What are the costs?

Postgraduate research is an expensive business. University fees are generally around £3,500 p.a, with accommodation and living expenses on top.

Who provides Funding?

Competition for funding is extremely fierce. There are, however, several bodies which provide funding for postgraduate research:

  • AHRC (Arts and Humanities Research Council): this is normally the first port of call. The AHRC awards selected universities funding for a certain number of students in a particular subject and prospective postgraduates will apply directly to the institution. AHRC funding pays both fees and maintenance for the full fee-paying duration of your course (usually 1 or 2 years for a Master’s and 3 years for a PhD). Generally, you must be a British resident to qualify for the full grant (EU citizens may apply for fees-only), and you must have both an excellent BA degree, an MA (if you are applying for your PhD) and a well-defined research project. See for more information. Take a look at the table we have compiled on which universities have received grants for the next 5 years ( and the funding pages of the institution(s) you are interested in. (NB: Please be aware that the AHRC’s process changed dramatically 2009/10.The details above pertain to the new system.)
  • University Studentships: increasingly, individual universities are offering studentships (fee waivers and possibly a maintenance grant up to roughly AHRC equivalent). These might entail up to 6 hours teaching, or researching somebody else's project, or indeed both. Nationality shouldn't be a problem, but if you are not an EU citizen you might have to make up the difference between EU and international fees. Check major university websites and/or e-mail the relevant heads of department/admissions tutors; keep a close eye on the German-Studies mail list and the advertisements on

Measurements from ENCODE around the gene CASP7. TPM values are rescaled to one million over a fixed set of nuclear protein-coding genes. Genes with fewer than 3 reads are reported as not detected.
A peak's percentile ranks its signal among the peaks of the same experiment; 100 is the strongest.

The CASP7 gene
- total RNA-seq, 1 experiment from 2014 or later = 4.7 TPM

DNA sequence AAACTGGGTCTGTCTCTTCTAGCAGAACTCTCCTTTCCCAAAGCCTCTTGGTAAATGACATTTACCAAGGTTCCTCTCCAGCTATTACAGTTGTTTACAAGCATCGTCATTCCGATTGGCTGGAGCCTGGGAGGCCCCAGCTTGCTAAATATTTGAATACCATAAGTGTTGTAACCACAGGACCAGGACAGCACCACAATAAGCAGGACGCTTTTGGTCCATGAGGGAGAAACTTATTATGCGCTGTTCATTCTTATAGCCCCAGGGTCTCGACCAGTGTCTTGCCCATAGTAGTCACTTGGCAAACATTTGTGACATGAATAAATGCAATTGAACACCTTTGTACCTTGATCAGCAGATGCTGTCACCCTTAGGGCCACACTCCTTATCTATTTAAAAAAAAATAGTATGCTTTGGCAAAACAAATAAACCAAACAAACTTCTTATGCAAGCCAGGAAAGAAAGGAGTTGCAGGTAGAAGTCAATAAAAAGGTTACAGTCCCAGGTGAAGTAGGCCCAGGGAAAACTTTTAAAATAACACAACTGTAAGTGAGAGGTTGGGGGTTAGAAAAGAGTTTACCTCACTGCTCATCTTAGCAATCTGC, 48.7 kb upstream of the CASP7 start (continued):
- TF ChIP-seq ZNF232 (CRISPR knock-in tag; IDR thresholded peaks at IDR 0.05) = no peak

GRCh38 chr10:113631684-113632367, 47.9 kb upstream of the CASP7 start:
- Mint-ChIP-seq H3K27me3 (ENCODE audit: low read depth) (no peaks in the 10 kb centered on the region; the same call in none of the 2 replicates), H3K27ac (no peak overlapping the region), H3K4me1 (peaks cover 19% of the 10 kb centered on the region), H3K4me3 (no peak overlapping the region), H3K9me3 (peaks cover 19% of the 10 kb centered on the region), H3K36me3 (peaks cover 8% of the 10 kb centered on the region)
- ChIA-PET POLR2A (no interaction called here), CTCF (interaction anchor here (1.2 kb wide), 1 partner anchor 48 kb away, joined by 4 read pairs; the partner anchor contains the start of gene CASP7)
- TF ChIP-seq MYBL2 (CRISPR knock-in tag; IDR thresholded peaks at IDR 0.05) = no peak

• Self-funding: as a general rule of thumb, if you can get yourself started, you will usually manage to cobble together enough bits and pieces to survive. You can always try to fund yourself for the first year and then re-apply for all of the above mentioned options for the following years. You might also want to consider starting your PhD part-time and switching to full-time registration later down the line. Find out from your prospective institution whether this is possible.
  • The British Federation of Women Graduates offers a range of financial support for those already embarked on study:
  • Funds for Women Graduates offers Foundation Grants to help women graduates with their living expenses (not fees) while registered for study or research at an approved institution of higher education in Great Britain:


When should I apply?

You should ideally start looking a year before you wish to begin your studies as deadlines often come unexpectedly early in the year. Subscribe to the German-Studies mail list (follow the instructions at, as one-offs are often advertised here; it is in any case an invaluable portal into the world of German studies in the UK.